Mezzanine Loans in Plain English
Mezzanine loans are similar to second mortgages, except a mezzanine loan is secured by the stock of the corporation that owns the property, as opposed to the real estate. If the lender forecloses on the stock, it owns the corporation that owns the building. Why use a mezzanine loan? Why not just use a garden-variety second mortgage? The answer is that a lender can foreclose on a mezzanine loan in just 5 weeks, as opposed to 18 months. We’ll cover this in more detail further below.
For ease of understanding, I am going to use the words, “corporations” and “stock”, throughout this training article. In real life, title to most large commercial properties these days is held in the name of a limited liability company (“LLC”). LLC’s do not have stock. They have membership interests instead. For our purposes, however, there is little difference between a corporation and a LLC, and "corporations" and "stock" are easier terms for most people to understand.
You will never find a mezzanine loan in a first mortgage position. Since mezzanine loans can be foreclosed in just 5 weeks, no owner of a $50 million office tower is going to put himself in a position where his building could be repossessed while he is on a three-week camping trip with his family. "Hey boss, while you were away, Linda forgot to make the mezzanine loan payment. Last Wednesday the mezzanine lender executed on the building, and you were completely wiped out." Yikes! By the way, a lender forecloses on a mortgage and executes on personal property collateral (cars, equipment, coin collections, etc.). Therefore there will always be a big first mortgage in front of a mezzanine loan. In the capital stack, the pecking order of priorities would be the first mortgage, followed by the mezzanine loan, followed by owner’s equity in the property.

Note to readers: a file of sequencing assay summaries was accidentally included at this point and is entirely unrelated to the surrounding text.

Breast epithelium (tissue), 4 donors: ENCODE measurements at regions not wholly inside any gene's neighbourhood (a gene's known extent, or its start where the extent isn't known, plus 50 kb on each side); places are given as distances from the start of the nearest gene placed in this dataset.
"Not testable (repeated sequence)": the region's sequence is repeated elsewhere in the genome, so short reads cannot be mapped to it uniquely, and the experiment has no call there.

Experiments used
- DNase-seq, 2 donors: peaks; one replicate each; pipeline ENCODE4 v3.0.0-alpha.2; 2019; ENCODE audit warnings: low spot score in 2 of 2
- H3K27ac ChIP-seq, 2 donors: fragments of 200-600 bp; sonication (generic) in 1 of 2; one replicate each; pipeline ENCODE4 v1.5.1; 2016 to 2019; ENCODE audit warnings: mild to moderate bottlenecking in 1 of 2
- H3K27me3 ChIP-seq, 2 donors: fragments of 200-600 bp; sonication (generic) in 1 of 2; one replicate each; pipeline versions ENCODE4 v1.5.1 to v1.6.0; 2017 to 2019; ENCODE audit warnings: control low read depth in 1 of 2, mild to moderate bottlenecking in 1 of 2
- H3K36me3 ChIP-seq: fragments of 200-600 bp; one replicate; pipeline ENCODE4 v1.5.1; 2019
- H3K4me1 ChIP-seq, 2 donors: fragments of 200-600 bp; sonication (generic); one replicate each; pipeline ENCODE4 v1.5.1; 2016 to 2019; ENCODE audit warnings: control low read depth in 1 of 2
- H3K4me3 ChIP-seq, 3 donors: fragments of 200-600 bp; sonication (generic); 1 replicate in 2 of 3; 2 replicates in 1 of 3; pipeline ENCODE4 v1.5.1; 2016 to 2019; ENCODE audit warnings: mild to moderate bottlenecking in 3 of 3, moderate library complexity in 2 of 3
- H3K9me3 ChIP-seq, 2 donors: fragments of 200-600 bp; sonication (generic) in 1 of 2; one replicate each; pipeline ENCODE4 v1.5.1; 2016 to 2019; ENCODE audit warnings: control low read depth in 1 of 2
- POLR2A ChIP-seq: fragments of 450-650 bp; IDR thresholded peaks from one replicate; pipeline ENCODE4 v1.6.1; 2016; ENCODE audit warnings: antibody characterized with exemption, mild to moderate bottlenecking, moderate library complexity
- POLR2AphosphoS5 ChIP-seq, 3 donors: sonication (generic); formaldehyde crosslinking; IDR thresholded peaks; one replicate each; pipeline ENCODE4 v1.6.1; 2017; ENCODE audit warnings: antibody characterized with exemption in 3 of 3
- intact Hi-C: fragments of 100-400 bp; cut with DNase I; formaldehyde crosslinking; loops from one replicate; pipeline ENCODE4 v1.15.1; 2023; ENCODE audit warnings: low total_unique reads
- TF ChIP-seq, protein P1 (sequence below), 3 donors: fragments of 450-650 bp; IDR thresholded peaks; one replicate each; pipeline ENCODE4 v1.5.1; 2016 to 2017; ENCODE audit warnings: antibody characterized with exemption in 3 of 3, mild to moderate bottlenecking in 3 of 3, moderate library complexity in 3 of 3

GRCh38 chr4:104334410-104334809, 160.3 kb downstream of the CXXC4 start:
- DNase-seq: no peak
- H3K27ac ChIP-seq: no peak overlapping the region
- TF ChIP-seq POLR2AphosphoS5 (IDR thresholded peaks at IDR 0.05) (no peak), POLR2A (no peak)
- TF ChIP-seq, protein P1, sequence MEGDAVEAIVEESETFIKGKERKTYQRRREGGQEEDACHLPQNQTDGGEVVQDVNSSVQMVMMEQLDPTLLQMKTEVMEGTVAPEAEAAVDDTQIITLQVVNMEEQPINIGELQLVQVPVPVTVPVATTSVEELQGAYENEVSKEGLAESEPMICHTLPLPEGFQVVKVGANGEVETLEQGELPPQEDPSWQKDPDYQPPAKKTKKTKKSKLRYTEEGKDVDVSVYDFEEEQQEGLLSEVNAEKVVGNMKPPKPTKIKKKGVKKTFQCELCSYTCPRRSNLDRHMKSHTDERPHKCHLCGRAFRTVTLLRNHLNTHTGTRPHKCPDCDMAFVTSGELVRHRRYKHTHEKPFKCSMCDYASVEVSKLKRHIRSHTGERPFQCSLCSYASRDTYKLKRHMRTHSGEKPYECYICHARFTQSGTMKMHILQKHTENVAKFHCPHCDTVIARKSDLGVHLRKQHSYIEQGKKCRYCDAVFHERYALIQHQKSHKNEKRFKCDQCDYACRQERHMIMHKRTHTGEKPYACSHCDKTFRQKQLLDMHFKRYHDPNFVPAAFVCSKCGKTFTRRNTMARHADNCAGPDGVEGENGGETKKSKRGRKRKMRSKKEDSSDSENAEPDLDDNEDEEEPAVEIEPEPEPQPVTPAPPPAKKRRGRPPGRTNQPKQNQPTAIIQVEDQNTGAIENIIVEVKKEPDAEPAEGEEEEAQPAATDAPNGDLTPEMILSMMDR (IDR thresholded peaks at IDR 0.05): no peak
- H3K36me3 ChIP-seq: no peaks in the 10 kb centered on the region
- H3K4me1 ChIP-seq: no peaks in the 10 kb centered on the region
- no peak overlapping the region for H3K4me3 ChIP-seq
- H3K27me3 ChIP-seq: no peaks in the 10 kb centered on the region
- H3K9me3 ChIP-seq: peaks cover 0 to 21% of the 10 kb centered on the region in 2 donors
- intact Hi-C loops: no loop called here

Why can a mezzanine lender foreclose (more precisely execute) on the stock of the corporation in a matter of just a few weeks, as opposed to a great many months? This is an extremely important issue because it can take 18 months to two years to foreclose a mortgage in many states.
Stock is personal property, like a car, a stamp collection, or a valuable painting. It's not real estate. Real estate is land and that which is affixed to the land. Personal property is everything else, which definition includes stock. Personal property can be seized immediately upon default, and it can be sold off in any manner that is commercially reasonable.
What happens when you miss the payments on your car? Does the lender have to go through an 18-month long foreclosure process? Heck, no! If you fall behind in your car payments, you might come out of a McDonald’s one day to find your car hooked up to a tow truck that is already a half-mile away. I actually “popped” a couple of cars in my first job after college. It was pretty exciting work because the debtor often chases after your tow truck threatening murder. Fortunately I never got shot. Ha-ha!
Why is a fast foreclosure process so important to a junior lienholder? My own hard money commercial mortgage company once had to foreclose on a mortgage in New York, and it took almost two years. Yikes! In contrast, a mezzanine loan is secured by the stock of a corporation, which is personal property and can be seized much, much faster.
Let’s suppose you make a $5 million second mortgage behind a $12 million first mortgage. At 6% interest, the monthly payments on a $12 million first mortgage are around $80,000 per month. In New York, 18-month foreclosures are commonplace. As the junior lien holder, you simply must keep the first mortgage current; otherwise, the first mortgage will foreclose and wipe you out. Can you imagine having to advance $1.5 million to the first mortgage holder while you take 18-months to foreclose your second mortgage? Arghh.